Hyderabad: Does Vallabhabhai Patel belong to the nation or to a particular political party? India’s first deputy prime minister and home minister and one of the founding fathers of the nation, has been caught in the legacy war between the Congress and the Bharatiya Janata Party.
A Congressman, he has, ironically, become a hero for the BJP, and the Congress, which has not been particularly keen to lay claim to his legacy, is doing so now with vigour.
All these years, neither the Congress nor the BJP gave any importance to Sardar Patel apart from observing his birth and death anniversaries. The Congress party promoted the legacy of Nehru and Gandhi and ignored stalwarts like Sardar Patel, B.R. Ambedakar, and Lal Bahadur Sashtri who also belonged to the party.
After Narendra Modi became Prime Minister in 2014, he began appropriating Patel’s legacy. The BJP has consistently downplayed the role of Jawaharlal Nehru, India’s first Prime Minister, and Indira Gandhi and is now promoting Patel as their icon.
Mr Modi’s government has announced that the birthday of Sardar Patel, October 31, will be observed as ‘National Unity Day’. A digital museum themed on the life and contributions of Sardar Patel has also been set up on October 31 also happens to be former Prime Minister Indira Gandhi’s death anniversary, but this Mr Modi has ignored, leading to the inevitable accusation from the Congress and other opposition parties that this government is undermining the contributions of Indira Gandhi.
The BJP has justified the central government’s decision to celebrate National Unity Day on Sardar Patel’s birth date because they say he unified 550 princely states into a country and India owes its current geography to him.
It comes as something of a surprise, the BJP’s new found love for Sardar Patel, the man who banned the Rashtriya Sawamsevak Sangh, the mother organisation of the BJP. The RSS was held responsible for the assassination of Mahatma Gandhi initially and as home minister, Patel banned the Hindu extremist organisation. He lifted the ban after the RSS was cleared by an enquiry commission.
The UPA government led by the Congress in its 10 year rule from 2004 to 2014 named several schemes and projects after Nehru and the Gandhi family, but never thought to name any scheme after Sardar Patel. Only roads in many cities have been named after Sardar Patel. At present, Ahmedabad international airport and the National Police Academy in Hyderabad are named after Sardar Patel. Vice-President of India M. Venkaiah Naidu when he was Union urban development minister in 2013, said that UPA-2 government spent Rs 142.3 crore on newspaper advertisements for birth and death anniversaries of 15 former leaders, and in this, Rs 53.2 crore was spent only on three leaders — Rajiv Gandhi, Indira Gandhi and Jawaharlal Nehru. In the past, governments used to call schemes and projects after dead leaders to honour and recognise their services to the country. But recently, the trend has changed. State and Central governments are naming schemes after serving PMs and CMs.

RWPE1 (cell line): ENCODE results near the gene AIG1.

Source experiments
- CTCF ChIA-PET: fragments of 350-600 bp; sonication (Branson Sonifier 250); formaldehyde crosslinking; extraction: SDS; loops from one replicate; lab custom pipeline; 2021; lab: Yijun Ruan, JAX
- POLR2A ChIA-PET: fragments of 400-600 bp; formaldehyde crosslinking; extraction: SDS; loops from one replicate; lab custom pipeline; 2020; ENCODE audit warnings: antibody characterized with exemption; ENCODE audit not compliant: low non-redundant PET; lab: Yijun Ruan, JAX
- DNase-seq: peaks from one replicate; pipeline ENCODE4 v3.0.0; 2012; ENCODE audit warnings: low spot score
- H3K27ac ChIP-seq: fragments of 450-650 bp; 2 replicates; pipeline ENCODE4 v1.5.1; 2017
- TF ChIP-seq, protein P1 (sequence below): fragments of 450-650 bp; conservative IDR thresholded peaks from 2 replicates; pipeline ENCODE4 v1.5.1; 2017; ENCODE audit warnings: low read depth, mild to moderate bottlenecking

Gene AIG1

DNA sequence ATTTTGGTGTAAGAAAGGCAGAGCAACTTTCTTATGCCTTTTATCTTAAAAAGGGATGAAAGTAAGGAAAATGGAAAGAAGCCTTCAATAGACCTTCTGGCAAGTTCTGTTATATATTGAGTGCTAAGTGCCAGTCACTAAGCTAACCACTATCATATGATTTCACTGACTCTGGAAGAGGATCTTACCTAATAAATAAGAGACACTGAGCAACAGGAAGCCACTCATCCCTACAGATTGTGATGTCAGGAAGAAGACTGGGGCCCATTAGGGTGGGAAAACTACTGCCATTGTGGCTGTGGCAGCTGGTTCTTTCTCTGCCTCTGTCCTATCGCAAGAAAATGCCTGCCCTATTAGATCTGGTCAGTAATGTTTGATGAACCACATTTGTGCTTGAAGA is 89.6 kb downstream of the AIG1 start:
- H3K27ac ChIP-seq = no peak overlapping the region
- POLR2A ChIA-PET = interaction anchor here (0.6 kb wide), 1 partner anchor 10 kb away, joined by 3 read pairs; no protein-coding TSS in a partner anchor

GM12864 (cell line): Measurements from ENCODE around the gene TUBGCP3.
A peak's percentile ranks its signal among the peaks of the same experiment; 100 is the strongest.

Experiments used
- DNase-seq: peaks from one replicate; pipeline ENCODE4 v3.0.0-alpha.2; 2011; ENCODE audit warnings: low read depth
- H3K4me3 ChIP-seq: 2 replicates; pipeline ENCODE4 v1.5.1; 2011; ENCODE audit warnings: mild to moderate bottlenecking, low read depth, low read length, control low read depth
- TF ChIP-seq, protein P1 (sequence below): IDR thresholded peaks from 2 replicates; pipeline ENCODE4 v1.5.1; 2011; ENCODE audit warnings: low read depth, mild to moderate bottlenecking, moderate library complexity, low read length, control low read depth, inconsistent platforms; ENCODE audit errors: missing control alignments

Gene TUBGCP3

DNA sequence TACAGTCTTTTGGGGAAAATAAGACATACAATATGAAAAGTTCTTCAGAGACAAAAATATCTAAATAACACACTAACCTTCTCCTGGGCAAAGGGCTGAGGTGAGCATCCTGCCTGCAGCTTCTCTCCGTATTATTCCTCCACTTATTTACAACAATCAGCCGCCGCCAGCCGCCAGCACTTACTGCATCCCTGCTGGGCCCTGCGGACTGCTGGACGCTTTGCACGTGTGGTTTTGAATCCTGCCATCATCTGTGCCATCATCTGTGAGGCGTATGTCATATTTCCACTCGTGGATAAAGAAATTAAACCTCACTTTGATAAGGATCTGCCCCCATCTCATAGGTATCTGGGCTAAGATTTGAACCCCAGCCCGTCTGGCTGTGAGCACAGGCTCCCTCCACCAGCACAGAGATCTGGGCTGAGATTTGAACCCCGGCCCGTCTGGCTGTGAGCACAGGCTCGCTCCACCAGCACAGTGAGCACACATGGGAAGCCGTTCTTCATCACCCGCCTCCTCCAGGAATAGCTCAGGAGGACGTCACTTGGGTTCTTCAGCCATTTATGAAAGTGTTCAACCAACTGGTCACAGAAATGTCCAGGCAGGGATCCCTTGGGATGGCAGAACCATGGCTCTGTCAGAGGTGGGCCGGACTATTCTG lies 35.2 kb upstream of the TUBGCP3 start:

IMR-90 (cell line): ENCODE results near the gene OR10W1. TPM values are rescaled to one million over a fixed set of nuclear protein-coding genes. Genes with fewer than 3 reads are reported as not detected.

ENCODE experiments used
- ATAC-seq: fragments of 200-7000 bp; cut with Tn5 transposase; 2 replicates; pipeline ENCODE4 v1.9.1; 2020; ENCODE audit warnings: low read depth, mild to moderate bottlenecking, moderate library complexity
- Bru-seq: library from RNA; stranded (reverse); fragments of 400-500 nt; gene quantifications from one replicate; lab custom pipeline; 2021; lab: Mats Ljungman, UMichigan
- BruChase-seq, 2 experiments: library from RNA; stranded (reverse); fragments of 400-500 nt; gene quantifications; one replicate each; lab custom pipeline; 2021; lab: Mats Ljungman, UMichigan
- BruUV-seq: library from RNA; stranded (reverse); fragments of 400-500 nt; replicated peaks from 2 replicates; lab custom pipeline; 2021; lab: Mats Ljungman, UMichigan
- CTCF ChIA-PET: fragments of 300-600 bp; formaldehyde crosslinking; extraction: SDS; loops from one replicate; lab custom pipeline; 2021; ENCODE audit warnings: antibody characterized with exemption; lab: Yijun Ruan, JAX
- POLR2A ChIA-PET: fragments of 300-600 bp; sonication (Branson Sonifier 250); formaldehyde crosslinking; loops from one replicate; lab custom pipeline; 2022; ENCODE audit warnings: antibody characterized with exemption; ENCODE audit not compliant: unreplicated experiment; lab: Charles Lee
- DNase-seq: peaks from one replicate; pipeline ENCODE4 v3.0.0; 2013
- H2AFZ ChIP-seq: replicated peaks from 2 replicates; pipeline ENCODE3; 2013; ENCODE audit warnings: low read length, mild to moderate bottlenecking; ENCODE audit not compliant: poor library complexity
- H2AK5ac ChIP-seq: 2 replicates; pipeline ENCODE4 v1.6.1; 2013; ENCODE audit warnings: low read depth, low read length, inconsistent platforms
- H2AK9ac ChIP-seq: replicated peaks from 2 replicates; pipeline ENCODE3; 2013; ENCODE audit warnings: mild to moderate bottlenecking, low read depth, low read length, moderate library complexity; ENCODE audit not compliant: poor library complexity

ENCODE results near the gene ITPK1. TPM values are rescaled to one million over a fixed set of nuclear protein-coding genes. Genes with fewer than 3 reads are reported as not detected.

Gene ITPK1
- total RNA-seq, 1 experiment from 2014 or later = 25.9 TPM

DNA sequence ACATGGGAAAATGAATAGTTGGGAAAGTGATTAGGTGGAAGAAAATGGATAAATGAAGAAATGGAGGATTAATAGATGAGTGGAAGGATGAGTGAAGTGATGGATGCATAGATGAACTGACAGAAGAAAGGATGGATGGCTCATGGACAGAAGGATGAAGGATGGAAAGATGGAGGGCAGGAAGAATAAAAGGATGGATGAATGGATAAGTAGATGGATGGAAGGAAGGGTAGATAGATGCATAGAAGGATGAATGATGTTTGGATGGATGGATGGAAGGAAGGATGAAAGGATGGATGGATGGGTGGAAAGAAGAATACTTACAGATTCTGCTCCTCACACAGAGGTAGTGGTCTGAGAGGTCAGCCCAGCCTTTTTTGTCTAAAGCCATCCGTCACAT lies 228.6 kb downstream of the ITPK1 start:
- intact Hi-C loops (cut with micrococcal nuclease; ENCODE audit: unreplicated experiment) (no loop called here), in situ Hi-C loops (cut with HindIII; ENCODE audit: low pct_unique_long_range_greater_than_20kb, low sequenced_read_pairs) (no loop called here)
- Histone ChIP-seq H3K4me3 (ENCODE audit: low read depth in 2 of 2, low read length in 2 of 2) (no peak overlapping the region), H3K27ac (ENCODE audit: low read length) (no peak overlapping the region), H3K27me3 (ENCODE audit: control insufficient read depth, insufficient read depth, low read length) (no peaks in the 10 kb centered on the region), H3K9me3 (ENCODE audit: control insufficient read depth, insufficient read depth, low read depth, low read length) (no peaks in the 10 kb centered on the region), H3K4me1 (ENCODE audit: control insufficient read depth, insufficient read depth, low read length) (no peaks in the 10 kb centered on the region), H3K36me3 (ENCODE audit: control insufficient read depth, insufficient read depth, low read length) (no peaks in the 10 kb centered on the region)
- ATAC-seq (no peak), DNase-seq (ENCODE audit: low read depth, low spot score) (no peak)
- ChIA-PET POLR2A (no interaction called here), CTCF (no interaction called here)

The world’s tallest statute is that of Iron man of India, Sardar Patel. But ironically the Sardar was against building statues and memorials for any leader.
While women’s participation in politics is not frowned upon today, there were times when the women were barred from contesting municipal elections in Ahmedabad. Patel got the entry for women in the Ahmedabad Municipality Board in 1913.
The Sardar firmly believed in the importance of regional languages in the effective administration. In that process, he got typewriter firm Remington Company to manufacture the first Gujarati typewriter in 1924.
Patel and Jinnah were considered to be poles apart in politics — but not personally perhaps. In 1922 when Patel and other members of the Ahmedabad municipality were accused of corruption, Jinnah donned the black robes to successfully defended them.
Win by one vote
Though everybody knows him as an organiser par excellence, Patel’s entry into electoral politics wasn’t as grand as his subsequent role in politics was to be. In 1917, the Sardar was elected as a councillor of the Ahmedabad municipality for the first time, winning by just one vote.
Modi and Manmohan Singh took digs at each other
Then chief minister Narendra Modi and then prime minister Manmohan Singh took pot shots at each other’s party using the name of Patel. While Mr Modi sought to take a dig at the Congress’ first family by saying: “It was unfortunate that Patel could not become India’s first Prime Minister. If he had been our first Prime Minister, the country’s fate would have been different.”
In a quick retort, Dr Singh reminded Mr Modi that Patel was a secular man and was associated with the same party that he himself is associated with.